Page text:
Writing in Cyrillic on Windows XP

Tonight I worked on some Russian, which I hadn’t done in a few days. I studied my book for about 45 minutes, going over some tricky pronunciation material in Chapter 2, then started on Chapter 3 again. I’m refusing to move on until I’ve mastered each part, including all of the sections in the book marked EXTRA.

I wanted to make some flashcards on my computer, so I had to figure out how to type in Cyrillic. Setting Windows XP up to use Cyrillic really is a breeze. To set it up:

  1. Click Start -> Control Panel.
  2. On the Control Panel page, select Regional and Language Options.
  3. Click on the Languages tab at the top of the screen.
  4. Click Details.
  5. Click Add. Under the drop down for Input Language, select Russian.

That’s it! To use the Cyrillic script, open the program you’re going to be writing in, then look on your taskbar. Off to the right (by default), you’ll see a little button that looks like a keyboard. Click on it, and you’ll be able to select any of the input languages you’ve entered, including the newly added Russian.

That’s the easy part. The tricky part is remembering what English key represents what Cyrillic letter. It took me about 15 minutes to make seven flashcards in my flashcard program of choice, Pauker. I printed out a picture of the standard Cyrillic keyboard layout that Windows XP uses. Here’s the picture of the keyboard layout. In a very literal way, I was (and still am) learning how to type, again. It’s a rather peculiar feeling. With English, I can type 85-90 words per minute with very, very few mistakes. Making my Russian flashcards threw me back into the days of hunting and pecking. I didn’t much care for the feeling. 🙂 To make my learning of the Cyrillic keyboard layout a little less painful, I’m probably going to order some Russian stickers. A set comes in at around $15.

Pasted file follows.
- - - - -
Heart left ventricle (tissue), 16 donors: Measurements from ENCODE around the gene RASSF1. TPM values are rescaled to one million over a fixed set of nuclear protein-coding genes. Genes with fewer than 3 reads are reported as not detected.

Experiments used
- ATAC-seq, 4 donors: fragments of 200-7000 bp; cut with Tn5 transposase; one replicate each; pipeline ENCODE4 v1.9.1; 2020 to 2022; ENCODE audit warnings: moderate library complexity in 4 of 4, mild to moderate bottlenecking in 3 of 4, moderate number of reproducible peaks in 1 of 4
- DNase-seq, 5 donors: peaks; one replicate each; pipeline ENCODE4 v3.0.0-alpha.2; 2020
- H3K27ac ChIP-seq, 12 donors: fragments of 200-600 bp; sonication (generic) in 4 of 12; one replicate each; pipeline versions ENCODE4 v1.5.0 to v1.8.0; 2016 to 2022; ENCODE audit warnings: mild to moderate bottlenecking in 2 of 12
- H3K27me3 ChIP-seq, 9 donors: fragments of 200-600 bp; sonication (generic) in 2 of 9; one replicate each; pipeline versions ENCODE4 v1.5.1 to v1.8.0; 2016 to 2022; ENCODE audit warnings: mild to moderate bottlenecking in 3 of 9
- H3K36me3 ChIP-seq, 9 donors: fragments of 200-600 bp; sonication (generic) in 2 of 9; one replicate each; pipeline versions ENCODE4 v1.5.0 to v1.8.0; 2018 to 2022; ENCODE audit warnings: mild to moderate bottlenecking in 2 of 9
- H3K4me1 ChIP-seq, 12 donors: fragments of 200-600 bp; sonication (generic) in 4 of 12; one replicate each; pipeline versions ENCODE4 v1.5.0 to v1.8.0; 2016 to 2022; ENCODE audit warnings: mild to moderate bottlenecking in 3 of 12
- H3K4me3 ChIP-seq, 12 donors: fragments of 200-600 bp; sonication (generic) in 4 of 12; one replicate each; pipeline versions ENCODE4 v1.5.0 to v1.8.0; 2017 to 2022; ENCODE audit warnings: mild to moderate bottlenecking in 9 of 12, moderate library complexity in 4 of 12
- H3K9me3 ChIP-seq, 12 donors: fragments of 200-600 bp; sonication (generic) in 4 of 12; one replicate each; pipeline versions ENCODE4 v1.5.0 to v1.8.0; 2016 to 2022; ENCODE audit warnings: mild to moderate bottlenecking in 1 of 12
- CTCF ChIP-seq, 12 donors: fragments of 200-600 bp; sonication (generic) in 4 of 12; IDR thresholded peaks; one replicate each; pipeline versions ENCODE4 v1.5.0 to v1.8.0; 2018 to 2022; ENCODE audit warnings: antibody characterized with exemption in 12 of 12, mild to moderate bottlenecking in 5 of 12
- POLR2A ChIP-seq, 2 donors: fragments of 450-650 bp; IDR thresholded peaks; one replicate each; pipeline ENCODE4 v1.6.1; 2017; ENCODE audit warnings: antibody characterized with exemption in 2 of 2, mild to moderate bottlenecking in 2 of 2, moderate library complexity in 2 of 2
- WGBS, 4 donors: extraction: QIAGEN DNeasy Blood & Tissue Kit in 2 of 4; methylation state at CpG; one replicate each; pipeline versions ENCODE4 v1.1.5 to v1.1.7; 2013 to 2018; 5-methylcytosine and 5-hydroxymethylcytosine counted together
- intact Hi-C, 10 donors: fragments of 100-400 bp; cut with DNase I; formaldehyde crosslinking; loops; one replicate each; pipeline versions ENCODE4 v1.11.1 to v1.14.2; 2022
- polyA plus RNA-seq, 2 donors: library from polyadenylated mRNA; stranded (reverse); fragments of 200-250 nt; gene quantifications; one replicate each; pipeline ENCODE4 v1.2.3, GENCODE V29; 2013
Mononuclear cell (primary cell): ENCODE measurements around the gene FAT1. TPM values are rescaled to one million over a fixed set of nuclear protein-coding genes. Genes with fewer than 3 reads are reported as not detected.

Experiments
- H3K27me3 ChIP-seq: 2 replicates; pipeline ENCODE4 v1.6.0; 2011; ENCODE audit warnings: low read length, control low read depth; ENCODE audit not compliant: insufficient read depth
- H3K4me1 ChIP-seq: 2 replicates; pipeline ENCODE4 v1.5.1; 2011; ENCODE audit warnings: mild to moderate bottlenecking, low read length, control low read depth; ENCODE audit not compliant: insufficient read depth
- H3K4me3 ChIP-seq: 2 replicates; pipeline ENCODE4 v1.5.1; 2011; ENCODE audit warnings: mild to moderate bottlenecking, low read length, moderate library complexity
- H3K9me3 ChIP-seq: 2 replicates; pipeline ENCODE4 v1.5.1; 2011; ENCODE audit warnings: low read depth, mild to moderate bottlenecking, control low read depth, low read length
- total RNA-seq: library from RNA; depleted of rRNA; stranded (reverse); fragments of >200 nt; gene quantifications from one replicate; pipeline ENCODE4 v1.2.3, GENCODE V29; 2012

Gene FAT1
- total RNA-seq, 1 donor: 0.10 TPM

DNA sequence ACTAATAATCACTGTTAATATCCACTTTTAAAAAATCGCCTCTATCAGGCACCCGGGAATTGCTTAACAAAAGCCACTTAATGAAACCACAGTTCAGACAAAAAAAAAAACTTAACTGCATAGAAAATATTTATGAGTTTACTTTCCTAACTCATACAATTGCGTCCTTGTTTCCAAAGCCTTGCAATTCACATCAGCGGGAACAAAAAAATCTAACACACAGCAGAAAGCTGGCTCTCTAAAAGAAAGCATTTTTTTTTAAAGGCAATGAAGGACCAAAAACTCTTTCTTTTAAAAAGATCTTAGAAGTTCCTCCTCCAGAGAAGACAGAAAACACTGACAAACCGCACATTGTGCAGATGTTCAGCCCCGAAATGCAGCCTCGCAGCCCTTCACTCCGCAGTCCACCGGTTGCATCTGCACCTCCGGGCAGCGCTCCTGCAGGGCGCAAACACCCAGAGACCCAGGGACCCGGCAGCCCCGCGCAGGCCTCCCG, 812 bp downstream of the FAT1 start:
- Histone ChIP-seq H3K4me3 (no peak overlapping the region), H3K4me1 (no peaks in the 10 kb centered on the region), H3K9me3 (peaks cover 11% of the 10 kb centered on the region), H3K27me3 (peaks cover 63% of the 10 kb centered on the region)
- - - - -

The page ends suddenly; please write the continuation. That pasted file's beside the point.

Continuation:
By |2007-01-05T02:47:03+00:00January 5th, 2007|Language Learning|3 Comments


  1. Forrest January 28, 2007 at 6:27 pm - Reply

    You might take a look at this site for writing in foreign fonts; in addition to Russian, it has a variety of other, rather exotic fonts, that allow you to write fairly quickly and then just copy you text:


  2. Josh February 25, 2007 at 3:49 am - Reply

    Forrest: Thanks for the info! That’s pretty cool.

  3. […] wrote back in January about setting up my computer to allow me to type in Cyrillic. Setting it up was the […]

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